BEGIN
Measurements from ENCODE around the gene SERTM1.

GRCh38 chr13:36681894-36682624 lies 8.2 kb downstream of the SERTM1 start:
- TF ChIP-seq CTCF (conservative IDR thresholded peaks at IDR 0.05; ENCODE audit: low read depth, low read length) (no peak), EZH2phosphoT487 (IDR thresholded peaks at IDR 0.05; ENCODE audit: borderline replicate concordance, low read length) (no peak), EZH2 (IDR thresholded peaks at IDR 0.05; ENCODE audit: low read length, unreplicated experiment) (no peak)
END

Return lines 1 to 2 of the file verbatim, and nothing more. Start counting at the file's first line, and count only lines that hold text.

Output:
Measurements from ENCODE around the gene SERTM1.

GRCh38 chr13:36681894-36682624 lies 8.2 kb downstream of the SERTM1 start: